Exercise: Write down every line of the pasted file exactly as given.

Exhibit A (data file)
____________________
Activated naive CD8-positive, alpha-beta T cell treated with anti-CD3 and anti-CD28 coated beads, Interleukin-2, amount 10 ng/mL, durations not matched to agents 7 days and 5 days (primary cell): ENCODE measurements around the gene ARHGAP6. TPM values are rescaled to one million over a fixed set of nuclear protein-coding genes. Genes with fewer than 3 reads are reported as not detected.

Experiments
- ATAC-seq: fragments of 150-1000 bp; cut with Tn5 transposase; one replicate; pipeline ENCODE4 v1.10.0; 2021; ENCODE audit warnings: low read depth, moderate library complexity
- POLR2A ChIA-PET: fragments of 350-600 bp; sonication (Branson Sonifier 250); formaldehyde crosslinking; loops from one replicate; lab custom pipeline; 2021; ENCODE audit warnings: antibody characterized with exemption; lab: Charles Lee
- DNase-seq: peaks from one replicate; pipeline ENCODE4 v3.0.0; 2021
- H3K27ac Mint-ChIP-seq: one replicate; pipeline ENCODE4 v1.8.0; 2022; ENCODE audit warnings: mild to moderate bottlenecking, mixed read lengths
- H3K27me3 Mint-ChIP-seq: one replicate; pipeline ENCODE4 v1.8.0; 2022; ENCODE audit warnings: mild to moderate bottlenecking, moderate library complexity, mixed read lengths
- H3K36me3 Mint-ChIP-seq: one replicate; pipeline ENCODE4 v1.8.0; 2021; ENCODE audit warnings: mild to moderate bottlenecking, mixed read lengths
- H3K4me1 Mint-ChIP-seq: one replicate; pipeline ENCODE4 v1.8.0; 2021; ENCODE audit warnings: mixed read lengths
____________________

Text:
Activated naive CD8-positive, alpha-beta T cell treated with anti-CD3 and anti-CD28 coated beads, Interleukin-2, amount 10 ng/mL, durations not matched to agents 7 days and 5 days (primary cell): ENCODE measurements around the gene ARHGAP6. TPM values are rescaled to one million over a fixed set of nuclear protein-coding genes. Genes with fewer than 3 reads are reported as not detected.

Experiments
- ATAC-seq: fragments of 150-1000 bp; cut with Tn5 transposase; one replicate; pipeline ENCODE4 v1.10.0; 2021; ENCODE audit warnings: low read depth, moderate library complexity
- POLR2A ChIA-PET: fragments of 350-600 bp; sonication (Branson Sonifier 250); formaldehyde crosslinking; loops from one replicate; lab custom pipeline; 2021; ENCODE audit warnings: antibody characterized with exemption; lab: Charles Lee
- DNase-seq: peaks from one replicate; pipeline ENCODE4 v3.0.0; 2021
- H3K27ac Mint-ChIP-seq: one replicate; pipeline ENCODE4 v1.8.0; 2022; ENCODE audit warnings: mild to moderate bottlenecking, mixed read lengths
- H3K27me3 Mint-ChIP-seq: one replicate; pipeline ENCODE4 v1.8.0; 2022; ENCODE audit warnings: mild to moderate bottlenecking, moderate library complexity, mixed read lengths
- H3K36me3 Mint-ChIP-seq: one replicate; pipeline ENCODE4 v1.8.0; 2021; ENCODE audit warnings: mild to moderate bottlenecking, mixed read lengths
- H3K4me1 Mint-ChIP-seq: one replicate; pipeline ENCODE4 v1.8.0; 2021; ENCODE audit warnings: mixed read lengths